Woo-Hoo! This signals the dawning of a brave new world. Long live Cuatro de Diciembre!

Okay, as with any change in line-up, there is a period of instability. But even with that in mind and based on last night's performance, there's plenty of potential to be realised in this new line-up.


Thursday, May 17, 2007

Cuban Salsa over a Chinese Restaurant

I found myself in Manchester not too long ago, courtesy of Jane and Christophe (they're still putting up with me!), at a salsa evening orgainsed by Cuban style dance teachers.

Moso Moso is an interesting place to hold such a thing: the floor's good although the room can get a little bit warm due to the low ceiling, but the real icing on the cake must be the intriguing possibility of having Dim Sum downstairs should the fancy take me. Now that just appeals to my sense of humour.

The music was a pleasant change; being more Cuban than what is normally played at the other nights I skulk into. The reggaeton towards the end of the night is not quite my cup of tea, but I'm open-minded enough to enjoy (and occassionally partake of) the spectacle. The most striking thing, to me as a dancer and a teacher, is how good the standard of timing was. That is, everyone I danced with and observed. Sure, there was the expected variation in physical abilities, but there was I didn't experience the "uncomfortable struggling with a partner whose timing skills had remained vestigeal due to move-blinkering" thing all night.

That surely must be a positive endorsement on the student and dance-culture engendered by Susan and Juan of Salsa de Cuba. I like the way they try to help their students appreciate salsa in its cultural context, and I'm glad to see that there are takers for this approach.

This wasn't my first visit there, although it was the first in a long time. If you like Cuban music, and a chance to dance in that style, I think you might want to pop in and check it out.

Loo Yeo

Wednesday, May 02, 2007

Cándido's Tumbao

The tail end of last week was when we managed to get the equipment fully synch'ed. The Dell PowerEdge 2950 running with Cubase, the latency of the Focusrite Saffire Pro down to 2.0ms, high quality cables throughout, the lower-output Mackie HR824 replaced, and everything that was eligible hooked up to the Apogee Big Ben.

I'm still disappointed that the Saffire has a propensity to disconnect itself due to driver instability. This is a known issue, and I'm impatient to have that problem resolved because it's a lump in our workflow; trying to get it to re-engage after it drops out. I understand why it's so well regarded and reviewed, but surely this matter needs prompt attention. I was also surprised with the Mackie monitor not living up to its reputation in terms of quality assurance. The theory goes that they're delivered to retailers in four-unit clusters, and consecutive serial numbers are matched. This has not been my experience. One of the pair was DOA out of the box. The other pair had a nearly 6dB disparity in output. Eventually I found one that matched closely enough the output of my original "hot" one, but was far from being consecutive.

Given that the Big Ben is reputed to increase resolution of the stereo field, unmatched monitors don't make that assessment possible. I'm figuring out solutions now.

On Sunday we were back in the recording saddle once again, beginning with the guide piano and vocals for "Tiempo para el amor". Then the conga and tumba were set up and mic'ed. There followed a marathon session of my playing Cándido's tumbao for "Llamada de Ogún" until I got an acceptable take. Now I can play the regular stuff in my sleep / 'til the cows come home but this groove is something else altogether. It's a lot like the bassline in "Corazón Fugitivo" which reveals errors and drift very easily. When that happens, the only option is to start all over again.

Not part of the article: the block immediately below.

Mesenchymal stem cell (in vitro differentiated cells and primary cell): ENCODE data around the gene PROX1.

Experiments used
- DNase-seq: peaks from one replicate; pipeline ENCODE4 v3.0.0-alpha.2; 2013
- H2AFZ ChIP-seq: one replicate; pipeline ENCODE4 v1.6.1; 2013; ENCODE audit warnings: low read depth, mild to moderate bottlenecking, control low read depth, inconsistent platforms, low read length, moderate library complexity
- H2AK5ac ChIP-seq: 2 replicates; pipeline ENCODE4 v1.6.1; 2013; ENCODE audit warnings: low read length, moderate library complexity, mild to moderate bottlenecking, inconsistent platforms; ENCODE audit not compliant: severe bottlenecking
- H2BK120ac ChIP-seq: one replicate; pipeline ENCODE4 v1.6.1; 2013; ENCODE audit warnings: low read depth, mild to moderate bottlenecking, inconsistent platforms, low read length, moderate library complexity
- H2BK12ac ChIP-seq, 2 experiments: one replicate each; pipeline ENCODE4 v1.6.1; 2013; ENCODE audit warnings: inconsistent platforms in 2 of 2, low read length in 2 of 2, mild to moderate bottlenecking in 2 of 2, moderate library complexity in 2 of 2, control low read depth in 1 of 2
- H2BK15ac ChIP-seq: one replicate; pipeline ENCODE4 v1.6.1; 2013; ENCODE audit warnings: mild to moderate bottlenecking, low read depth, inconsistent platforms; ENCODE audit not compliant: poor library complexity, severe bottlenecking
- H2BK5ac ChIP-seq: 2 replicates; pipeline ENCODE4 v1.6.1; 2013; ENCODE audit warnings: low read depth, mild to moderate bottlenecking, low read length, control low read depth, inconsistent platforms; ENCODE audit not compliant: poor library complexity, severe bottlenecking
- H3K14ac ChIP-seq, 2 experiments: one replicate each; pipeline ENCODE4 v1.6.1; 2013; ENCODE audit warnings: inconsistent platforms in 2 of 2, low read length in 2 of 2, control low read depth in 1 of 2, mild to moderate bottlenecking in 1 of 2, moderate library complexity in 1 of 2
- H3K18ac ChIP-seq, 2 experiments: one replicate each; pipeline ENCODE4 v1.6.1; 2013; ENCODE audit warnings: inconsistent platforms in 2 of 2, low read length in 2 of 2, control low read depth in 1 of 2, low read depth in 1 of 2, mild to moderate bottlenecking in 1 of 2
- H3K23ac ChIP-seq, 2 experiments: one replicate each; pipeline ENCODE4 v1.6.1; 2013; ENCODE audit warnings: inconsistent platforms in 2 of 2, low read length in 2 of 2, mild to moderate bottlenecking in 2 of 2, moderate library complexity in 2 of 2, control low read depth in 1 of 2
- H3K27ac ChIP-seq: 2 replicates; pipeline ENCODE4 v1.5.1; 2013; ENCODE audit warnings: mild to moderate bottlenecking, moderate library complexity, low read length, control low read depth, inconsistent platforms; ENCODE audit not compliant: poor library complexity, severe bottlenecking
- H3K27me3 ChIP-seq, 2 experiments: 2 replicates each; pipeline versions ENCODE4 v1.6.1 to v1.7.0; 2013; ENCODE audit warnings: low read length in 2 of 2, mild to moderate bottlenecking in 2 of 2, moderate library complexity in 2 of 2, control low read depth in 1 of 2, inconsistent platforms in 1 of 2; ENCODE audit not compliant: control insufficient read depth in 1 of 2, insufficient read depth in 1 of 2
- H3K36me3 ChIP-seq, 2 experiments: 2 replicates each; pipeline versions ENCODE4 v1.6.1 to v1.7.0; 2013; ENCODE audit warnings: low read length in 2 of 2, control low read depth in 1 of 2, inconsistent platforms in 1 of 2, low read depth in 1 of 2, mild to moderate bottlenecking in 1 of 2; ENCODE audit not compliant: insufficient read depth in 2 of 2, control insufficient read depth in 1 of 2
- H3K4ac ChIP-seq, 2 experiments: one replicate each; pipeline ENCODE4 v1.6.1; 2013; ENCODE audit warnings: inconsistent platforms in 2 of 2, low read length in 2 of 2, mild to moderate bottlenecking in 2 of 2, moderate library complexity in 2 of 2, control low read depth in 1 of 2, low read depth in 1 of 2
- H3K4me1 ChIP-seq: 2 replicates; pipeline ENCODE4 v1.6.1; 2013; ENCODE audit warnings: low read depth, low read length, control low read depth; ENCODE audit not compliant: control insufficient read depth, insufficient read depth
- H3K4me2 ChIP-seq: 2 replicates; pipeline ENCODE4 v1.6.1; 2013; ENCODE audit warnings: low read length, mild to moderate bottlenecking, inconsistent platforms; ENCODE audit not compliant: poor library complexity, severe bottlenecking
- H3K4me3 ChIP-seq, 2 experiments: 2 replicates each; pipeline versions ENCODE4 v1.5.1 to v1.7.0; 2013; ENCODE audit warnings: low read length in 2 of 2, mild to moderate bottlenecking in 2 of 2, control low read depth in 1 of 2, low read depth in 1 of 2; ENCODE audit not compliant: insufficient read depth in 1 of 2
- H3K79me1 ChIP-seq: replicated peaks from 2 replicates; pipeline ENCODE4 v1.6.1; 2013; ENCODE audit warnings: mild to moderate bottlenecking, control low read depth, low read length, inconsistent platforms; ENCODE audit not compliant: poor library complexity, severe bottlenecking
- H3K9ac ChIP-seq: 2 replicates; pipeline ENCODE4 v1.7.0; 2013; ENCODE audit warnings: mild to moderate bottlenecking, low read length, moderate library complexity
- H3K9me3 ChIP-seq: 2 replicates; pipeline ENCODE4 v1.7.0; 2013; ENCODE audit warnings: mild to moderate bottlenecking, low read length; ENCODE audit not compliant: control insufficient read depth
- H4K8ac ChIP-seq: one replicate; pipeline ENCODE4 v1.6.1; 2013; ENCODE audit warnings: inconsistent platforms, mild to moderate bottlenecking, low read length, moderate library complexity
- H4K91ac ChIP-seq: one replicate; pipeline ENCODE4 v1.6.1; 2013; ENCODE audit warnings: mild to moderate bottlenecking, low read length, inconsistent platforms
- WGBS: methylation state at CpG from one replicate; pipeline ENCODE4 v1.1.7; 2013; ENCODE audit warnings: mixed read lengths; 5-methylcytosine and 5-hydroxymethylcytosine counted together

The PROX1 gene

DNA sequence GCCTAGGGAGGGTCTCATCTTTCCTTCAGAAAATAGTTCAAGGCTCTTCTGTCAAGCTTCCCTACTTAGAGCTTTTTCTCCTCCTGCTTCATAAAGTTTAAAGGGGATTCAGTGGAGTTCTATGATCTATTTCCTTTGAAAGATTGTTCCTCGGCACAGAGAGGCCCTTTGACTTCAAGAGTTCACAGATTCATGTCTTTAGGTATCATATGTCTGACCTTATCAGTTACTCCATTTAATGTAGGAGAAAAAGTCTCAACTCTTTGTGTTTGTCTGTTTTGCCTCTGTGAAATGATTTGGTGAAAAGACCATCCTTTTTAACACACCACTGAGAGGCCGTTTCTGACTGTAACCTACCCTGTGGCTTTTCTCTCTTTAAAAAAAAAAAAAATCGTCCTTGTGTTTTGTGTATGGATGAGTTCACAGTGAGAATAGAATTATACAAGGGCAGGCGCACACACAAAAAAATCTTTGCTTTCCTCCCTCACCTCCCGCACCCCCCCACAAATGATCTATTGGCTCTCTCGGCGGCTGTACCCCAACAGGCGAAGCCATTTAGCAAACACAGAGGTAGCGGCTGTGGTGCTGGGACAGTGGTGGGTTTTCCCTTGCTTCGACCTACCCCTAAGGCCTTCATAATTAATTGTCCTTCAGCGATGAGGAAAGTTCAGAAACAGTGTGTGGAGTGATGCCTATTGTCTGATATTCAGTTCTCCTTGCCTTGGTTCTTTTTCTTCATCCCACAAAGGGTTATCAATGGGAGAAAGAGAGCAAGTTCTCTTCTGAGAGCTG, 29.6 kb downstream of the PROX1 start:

Several hours later, we got a stronger take than the one I'd laid down a few months ago. Nailing a finalised take of Bolero rítmico and tumbao moderno for "Tiempo para el amor" was a snap after that.

Monday and yesterday were supposed to be bassline recording days, but with my left hand still tired from the conga session, Dan and I thought it best not to push the issue, and we went to first mixdown mode instead finishing six songs. We should have "Recordando África" and "Llamada de Ogún" finished before band practice tonight; so the band can have it as a take-home pressie.

So I've got a lot to look forward to... a fun-packed evening promising capers and frolicks as we prepare for our gig (with brand spanking new line-up) on the 20th.

Loo Yeo

Tuesday, April 24, 2007

All Has Not Been Quiet On The Western Front

Although it might seem like it from the lack of postings.

I was hoping to write sooner, once we had every scrap of equipment up and running, but that's proved not to be the case - must be one of life's universal constants. So we've laid down the guide melodics for six of our eight recorded songs and have run out of tracks until we manage to offload and configure playback from our pc. That's the hold-up. So this week has been set aside for infrastructure and configuration issues, after the resolution of which we should be flying along again.

I did manage to find the time to pop along to Bar Cubana on Friday, as a consolation for not being able to attend Dan's 21st Birthday party, after being held up due to the family business. Having not seen so many friends in several months, it was nice to be reacquainted either on the dance floor with the ladies, or on the sidelines with the gents. Dancing in such a confined space is no small challenge, but it was great just to get out from the hermitesque existence of a DIY recording musician. It was the perfect excuse to keep it simple and basic, and much more enjoyable for it.